Who contributed to this post:
- Cris Saldaña https://onestepedu.wordpress.edu
- Aubrey Patterson https://www.nohea.info/blog
- Lori Harvie https://www.nohea.info/blog
- Matt Foster https://mafost.blog/
A tweep I admire posted a link to attend a webinar about, “The Opportunity Myth,” a study that was recently released by TNTP. The study examined 1,000 students and reported on their lack of preparation for going to college. The report was personalized by including the stories of students who had dreams for higher education that went unfulfilled because they were unprepared for college. They had been led to believe they were being prepared by their high school experiences when they were not. The study essentially blames teachers for the lack of student successes at college because, too often, teachers present content below grade level. The recommendation was that all would be well if teachers taught at grade level. Fair enough, but the report had little to say about why teachers are often prevented from doing so. Photo image
In 2018, the State of Texas reported that 55.7% of students in the Class of 2016 were able to complete one year of post-secondary education without having to take a developmental (remedial) course. For those students who qualified as economically disadvantaged that number was 43.4%, and for English learners, the number dropped to 17.8%. Those numbers are sobering. These students, were not even prepared for the rigor at the initial stages of their college education. In my award-winning district in Missouri, the numbers are similar.
Unlike many other countries, curriculum and standards in the US vary markedly. Not all stakeholders have the breadth of knowledge to build the same quality of resources, even when teachers are involved in the writing process. Teachers must teach to their standards, or their jobs can be at risk. If a school system has curriculum issues they must be corrected before teachers can be expected to teach grade-level content.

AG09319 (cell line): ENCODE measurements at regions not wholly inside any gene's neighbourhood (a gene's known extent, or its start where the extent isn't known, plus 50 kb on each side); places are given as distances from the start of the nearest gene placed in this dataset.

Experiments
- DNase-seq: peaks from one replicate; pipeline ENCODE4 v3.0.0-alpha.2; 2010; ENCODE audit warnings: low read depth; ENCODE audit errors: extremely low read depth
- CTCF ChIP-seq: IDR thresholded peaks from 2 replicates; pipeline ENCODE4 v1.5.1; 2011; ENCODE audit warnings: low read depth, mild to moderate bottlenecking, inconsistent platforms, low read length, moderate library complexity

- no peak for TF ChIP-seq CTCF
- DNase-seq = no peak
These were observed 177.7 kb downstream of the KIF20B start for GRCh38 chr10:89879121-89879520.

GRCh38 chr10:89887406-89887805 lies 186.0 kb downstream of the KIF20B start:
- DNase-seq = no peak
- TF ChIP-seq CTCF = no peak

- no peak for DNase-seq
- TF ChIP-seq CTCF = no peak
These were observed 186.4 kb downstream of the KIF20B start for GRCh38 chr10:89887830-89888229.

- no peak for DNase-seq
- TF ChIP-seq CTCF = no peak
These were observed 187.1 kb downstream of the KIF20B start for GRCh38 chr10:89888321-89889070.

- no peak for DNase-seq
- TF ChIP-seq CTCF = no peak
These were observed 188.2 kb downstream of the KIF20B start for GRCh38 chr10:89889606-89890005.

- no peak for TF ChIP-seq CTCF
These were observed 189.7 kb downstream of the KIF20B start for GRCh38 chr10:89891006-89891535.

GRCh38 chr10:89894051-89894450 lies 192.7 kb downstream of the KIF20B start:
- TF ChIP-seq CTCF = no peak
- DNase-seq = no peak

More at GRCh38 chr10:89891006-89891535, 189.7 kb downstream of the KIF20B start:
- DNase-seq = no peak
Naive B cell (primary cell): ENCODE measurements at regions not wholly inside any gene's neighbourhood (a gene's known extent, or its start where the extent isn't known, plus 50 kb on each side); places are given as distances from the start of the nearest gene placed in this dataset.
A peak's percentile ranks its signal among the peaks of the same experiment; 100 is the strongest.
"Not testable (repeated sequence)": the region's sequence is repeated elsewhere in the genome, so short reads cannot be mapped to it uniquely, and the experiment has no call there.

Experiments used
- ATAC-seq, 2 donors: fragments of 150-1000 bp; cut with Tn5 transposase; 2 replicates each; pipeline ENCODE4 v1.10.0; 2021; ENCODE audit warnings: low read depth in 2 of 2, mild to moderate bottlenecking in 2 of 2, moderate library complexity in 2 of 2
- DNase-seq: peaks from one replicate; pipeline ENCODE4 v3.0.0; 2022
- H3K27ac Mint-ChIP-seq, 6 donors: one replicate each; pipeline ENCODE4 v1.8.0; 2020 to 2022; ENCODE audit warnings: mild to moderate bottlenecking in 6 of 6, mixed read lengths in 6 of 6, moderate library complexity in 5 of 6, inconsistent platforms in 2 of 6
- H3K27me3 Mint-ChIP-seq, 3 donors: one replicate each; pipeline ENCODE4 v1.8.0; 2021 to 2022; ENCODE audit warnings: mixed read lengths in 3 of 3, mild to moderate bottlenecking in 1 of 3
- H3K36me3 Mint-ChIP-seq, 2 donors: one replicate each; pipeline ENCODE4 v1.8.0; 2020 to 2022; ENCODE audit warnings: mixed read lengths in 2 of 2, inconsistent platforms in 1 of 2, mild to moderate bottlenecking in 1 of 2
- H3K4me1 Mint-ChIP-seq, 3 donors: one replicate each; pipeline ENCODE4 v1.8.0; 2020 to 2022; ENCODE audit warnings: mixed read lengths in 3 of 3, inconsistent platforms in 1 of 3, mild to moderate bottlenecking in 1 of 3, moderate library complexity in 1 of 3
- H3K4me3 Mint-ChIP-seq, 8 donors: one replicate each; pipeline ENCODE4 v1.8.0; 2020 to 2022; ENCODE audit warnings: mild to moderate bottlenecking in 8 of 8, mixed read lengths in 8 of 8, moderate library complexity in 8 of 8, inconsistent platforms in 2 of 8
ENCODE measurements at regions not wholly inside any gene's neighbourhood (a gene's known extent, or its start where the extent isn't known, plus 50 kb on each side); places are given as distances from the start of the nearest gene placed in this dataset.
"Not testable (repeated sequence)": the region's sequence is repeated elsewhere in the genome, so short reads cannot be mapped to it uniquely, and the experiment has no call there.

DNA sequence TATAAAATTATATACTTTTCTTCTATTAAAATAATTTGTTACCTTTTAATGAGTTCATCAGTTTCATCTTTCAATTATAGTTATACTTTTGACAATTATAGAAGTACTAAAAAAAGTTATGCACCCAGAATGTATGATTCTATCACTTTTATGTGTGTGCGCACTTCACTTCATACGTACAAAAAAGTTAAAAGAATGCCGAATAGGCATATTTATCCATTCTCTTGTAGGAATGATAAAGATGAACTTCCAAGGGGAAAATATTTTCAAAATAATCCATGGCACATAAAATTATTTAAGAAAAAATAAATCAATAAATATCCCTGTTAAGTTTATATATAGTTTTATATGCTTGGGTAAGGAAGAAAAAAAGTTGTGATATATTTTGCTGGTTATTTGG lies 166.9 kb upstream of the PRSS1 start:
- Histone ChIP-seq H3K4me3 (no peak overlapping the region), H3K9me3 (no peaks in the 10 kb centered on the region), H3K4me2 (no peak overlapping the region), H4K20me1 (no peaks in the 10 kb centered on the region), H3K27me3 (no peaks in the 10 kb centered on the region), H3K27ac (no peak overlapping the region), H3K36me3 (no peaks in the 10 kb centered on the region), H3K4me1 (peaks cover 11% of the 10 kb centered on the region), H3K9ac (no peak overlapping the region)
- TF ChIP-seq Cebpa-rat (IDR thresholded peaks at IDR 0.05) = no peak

Many school systems offer for a variety of academic tracks such as career certifications, public service enrollment, health and well-being. Those are good options, when students and their families are aware of the differences. But the limitations of different tracks are not always made explicit.
The TNTP report prompted me to reflect on a time when I felt unable to challenge a class of students at the level our content standards. It was rough. I had similar expectations for that class of students (I will call Class Z) as I have had for a wide variety of math classes over the years, but Class Z students had far different expectations for themselves. While my other classes of students have transitioned fairly well to my homework expectations, learning in teams with assigned roles, and asking questions; many of the students in Class Z could would have none of it. When I talked about college-career readiness, Class Z students pushed back with how busy they were, that college was several years off, and that they just wanted a good grade for the class.